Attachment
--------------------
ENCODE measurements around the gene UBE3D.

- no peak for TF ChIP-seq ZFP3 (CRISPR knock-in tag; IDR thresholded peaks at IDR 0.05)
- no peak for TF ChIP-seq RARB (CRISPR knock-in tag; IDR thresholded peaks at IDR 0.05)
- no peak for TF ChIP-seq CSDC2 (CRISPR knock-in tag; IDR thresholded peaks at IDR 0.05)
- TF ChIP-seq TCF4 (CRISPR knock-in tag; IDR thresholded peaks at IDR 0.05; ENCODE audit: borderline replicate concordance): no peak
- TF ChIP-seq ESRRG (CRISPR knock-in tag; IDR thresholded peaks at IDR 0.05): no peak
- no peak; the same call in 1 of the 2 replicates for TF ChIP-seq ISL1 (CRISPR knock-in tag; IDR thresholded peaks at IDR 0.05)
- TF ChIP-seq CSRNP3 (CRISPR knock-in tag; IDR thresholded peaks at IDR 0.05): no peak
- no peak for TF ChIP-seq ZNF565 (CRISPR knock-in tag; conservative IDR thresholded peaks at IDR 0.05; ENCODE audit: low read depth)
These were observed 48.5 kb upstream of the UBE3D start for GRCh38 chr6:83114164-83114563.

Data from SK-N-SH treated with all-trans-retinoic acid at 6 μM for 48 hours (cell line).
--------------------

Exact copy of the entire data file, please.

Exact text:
ENCODE measurements around the gene UBE3D.

- no peak for TF ChIP-seq ZFP3 (CRISPR knock-in tag; IDR thresholded peaks at IDR 0.05)
- no peak for TF ChIP-seq RARB (CRISPR knock-in tag; IDR thresholded peaks at IDR 0.05)
- no peak for TF ChIP-seq CSDC2 (CRISPR knock-in tag; IDR thresholded peaks at IDR 0.05)
- TF ChIP-seq TCF4 (CRISPR knock-in tag; IDR thresholded peaks at IDR 0.05; ENCODE audit: borderline replicate concordance): no peak
- TF ChIP-seq ESRRG (CRISPR knock-in tag; IDR thresholded peaks at IDR 0.05): no peak
- no peak; the same call in 1 of the 2 replicates for TF ChIP-seq ISL1 (CRISPR knock-in tag; IDR thresholded peaks at IDR 0.05)
- TF ChIP-seq CSRNP3 (CRISPR knock-in tag; IDR thresholded peaks at IDR 0.05): no peak
- no peak for TF ChIP-seq ZNF565 (CRISPR knock-in tag; conservative IDR thresholded peaks at IDR 0.05; ENCODE audit: low read depth)
These were observed 48.5 kb upstream of the UBE3D start for GRCh38 chr6:83114164-83114563.

Data from SK-N-SH treated with all-trans-retinoic acid at 6 μM for 48 hours (cell line).